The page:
In years gone by, it was not too hard to write up a summary of Gevo, Solazyme and Amyris — all aimed at fuels, all in the development stage, all used synthetic biology in closed fermenters, all had big backers ranging from brand-name equity partners to big-time strategics, all went public in the same 2010-11 IPO window.
These days, much more complex. It’s a jungle of production costs, average selling prices, offtake deals, LOIs, and MOUs. Following them requires just a certain mastering of the markets in farnesene, dielectric acid, paraxylene, oleic oil, erucic acid, squalane, fragrance oils, skin cream. Oh, and fuels like renewable diesel, biodiesel, isobutanol and jet fuel, too.
But we need not look only at the complications, friend. All you have to do is locate and measure the four horsemen of the financials — the items that are critical for industrial biotechnology at scale.
As Grantland Rice was moved to observe, you might know the Four Horsemen by aliases. In industrial biotech, you might have heard them described as Revenues, Strength, Capacity and Mix. But they are the Pale Horse, the Black Horse, the Red Horse and the White Horse.
They deliver the company from the high-value, small-market products at the top end of the price curve to the lower-value, high-volume products (where fuels reside, for example). So, the Q3 results are in and what have we learned?
Like the pale horse, these should be strong and transparent.
Total revenue for the third quarter ended September 30, 2013 was $10.6 million compared with $8.6 million in the third quarter of 2012, an increase of 24%. Revenues in the third quarter of 2013 included $4.8 million of product sales compared to $3.8 million in the same period of 2012, an increase of 27%. Going forward, Piper Jaffray’s Mike Ritzenthaler cautions: “First, that the 2014 milestones are far less granular and under control than those in 2013, and that the company will not disclose many supply agreements – obfuscating investors’ ability to gauge firm underlying demand for tailored oils.”
Digest note: Strong growth that just missed Wall Street expectations.
Aggregate revenues for the quarter ended September 30, 2013 were $7.0 million compared to aggregate revenues of $19.1 million in the third quarter of 2012. Last year’s third quarter revenues included $1.7 million of sales related to the Company’s ethanol and ethanol-blended gasoline business, a business which the Company transitioned out of in the third quarter of 2012. Of the $7.0 million in aggregate revenues in the quarter ended September 30, 2013, $4.1 million was related to renewable product sales and $2.9 million was related to collaboration and grant revenue.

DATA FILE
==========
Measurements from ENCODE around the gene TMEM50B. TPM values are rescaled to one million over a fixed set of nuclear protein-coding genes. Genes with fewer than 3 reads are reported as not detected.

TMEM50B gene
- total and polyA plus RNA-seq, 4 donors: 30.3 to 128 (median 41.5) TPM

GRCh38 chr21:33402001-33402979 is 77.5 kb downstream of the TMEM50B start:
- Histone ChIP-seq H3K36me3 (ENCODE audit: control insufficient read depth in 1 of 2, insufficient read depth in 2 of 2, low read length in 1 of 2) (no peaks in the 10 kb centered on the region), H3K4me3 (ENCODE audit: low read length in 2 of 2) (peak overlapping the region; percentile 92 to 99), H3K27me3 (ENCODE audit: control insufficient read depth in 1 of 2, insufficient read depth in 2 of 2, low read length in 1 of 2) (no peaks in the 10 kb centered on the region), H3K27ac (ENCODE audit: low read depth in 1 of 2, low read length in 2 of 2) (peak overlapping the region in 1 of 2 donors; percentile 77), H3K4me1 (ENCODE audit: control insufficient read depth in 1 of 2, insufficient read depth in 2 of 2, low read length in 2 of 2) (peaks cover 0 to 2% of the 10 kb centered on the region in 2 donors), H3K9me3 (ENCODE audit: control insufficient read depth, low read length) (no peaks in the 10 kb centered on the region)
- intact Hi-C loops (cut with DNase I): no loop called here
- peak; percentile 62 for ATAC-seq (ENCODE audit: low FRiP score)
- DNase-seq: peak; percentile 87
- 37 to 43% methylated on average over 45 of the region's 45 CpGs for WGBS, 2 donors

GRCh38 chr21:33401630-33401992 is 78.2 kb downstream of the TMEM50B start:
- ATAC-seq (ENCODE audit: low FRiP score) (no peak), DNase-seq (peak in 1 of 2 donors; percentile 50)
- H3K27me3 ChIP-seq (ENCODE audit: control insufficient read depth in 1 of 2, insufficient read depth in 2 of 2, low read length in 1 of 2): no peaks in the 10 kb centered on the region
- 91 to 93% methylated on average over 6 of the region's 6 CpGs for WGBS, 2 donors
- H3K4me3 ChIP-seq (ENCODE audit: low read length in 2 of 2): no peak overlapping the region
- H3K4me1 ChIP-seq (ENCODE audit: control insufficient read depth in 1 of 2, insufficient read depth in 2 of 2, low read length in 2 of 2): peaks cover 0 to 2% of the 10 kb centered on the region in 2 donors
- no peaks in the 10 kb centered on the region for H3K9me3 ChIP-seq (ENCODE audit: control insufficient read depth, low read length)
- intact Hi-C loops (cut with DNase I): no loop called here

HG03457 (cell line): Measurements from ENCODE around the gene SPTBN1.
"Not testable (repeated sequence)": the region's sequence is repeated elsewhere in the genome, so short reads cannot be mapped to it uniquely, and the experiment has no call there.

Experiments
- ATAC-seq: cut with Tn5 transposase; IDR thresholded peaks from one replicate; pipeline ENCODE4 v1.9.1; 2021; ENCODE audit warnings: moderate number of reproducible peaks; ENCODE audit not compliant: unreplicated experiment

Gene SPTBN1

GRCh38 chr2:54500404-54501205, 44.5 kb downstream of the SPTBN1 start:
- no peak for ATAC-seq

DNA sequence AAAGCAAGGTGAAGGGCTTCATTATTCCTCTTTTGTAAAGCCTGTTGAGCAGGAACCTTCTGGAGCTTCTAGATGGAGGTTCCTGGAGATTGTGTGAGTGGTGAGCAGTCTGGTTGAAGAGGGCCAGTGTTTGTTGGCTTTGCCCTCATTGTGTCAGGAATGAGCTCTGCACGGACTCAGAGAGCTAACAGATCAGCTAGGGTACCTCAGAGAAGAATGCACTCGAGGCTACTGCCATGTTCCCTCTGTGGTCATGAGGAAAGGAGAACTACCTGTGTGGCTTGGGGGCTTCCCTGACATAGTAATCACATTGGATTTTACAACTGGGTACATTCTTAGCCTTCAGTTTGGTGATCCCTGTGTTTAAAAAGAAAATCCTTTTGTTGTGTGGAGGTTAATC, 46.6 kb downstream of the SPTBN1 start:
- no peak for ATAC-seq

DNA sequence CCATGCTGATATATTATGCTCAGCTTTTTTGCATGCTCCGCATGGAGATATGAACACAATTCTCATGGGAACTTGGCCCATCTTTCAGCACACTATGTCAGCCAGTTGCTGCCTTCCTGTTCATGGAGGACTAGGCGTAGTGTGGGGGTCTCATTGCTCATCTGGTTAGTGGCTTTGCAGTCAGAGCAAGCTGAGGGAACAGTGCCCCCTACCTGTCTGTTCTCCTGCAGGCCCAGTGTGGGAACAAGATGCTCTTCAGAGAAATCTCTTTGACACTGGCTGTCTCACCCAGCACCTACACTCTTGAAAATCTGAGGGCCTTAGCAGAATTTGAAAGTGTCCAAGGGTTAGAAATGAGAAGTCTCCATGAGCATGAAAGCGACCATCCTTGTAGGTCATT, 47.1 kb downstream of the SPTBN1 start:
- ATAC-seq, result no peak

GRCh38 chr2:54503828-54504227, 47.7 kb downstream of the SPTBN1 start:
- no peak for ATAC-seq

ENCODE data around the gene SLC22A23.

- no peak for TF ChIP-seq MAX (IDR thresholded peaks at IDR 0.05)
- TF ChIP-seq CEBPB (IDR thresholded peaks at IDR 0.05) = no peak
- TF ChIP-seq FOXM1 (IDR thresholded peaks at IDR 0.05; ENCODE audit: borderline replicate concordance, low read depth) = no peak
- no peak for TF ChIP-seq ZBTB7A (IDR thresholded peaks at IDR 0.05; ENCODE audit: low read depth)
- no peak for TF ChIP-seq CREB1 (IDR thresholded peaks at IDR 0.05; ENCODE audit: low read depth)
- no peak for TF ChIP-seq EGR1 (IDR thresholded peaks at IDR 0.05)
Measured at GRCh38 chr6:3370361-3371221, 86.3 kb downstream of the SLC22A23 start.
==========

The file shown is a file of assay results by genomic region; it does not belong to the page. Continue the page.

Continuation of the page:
Digest note: Biofene sales are gaining traction — it all depends on production capacity and cost.
Revenues for the third quarter of 2013 were $1.1 million compared to $0.6 million in the same period in 2012. They included proceeds from sales of biobased jet fuel to the U.S. Air Force (USAF) of $0.4 million, revenue under Gevo’s agreement with The Coca-Cola Company, and revenue from ongoing research agreements.
Digest note: Essentially development-stage here — the meaningful numbers await 2014 and full ops at Luverne.
Like the black horse, these should be robustly positive and utterly fearsome.
Third quarter GAAP net loss attributable to Solazyme, Inc. common stockholders was $30.7 million, which compares with net loss of $22.5 million in the prior year period. Cowen & Company’s Rob Stone and James Medvedeff: add: “2013 guidance lowered, now targeting to be cash flow positive in 2015. SZYM lowered its FY:13 revenue guidance. As such, SZYM expects FY:2013 revenue of $40-$42M and expects to be cash flow positive in 2015. Piper Jaffray’s Mike Ritzenthaler strikes a cautious note in warning: “With Bunge exploring alternatives for its Brazilian sugar business, we question whether a new owner would find much novelty in the Solazyme project – we believe investors should account for this risk.”
Digest note: has the partners and the balance sheet to manage growth. But watch Bunge.
Rob Stone and James Medvedeff of Cowen & Company note: “AMRS targets $4.00 per liter cash cost by year-end, about breakeven on the lowest ASP products in the portfolio. Jet fuel is making progress, and work continues on drilling fluids, but time to volume use is not certain.” GAAP net loss for Q3 was $24.2 million compared to a loss of $20.3 million for Q3 2012. Cost of products sold increased to $8.3 million for the three months ended September 30, 2013 from $4.4 million for the same period in the prior year. “Achieved lowest quarterly cash operating expenses since our Initial Public Offering in 2010… Following quarter-end, closed initial tranche of convertible note financing for $42.6 million.”
Digest note: Has the partners and they believe; but will costs come down and capacity expand fast enough?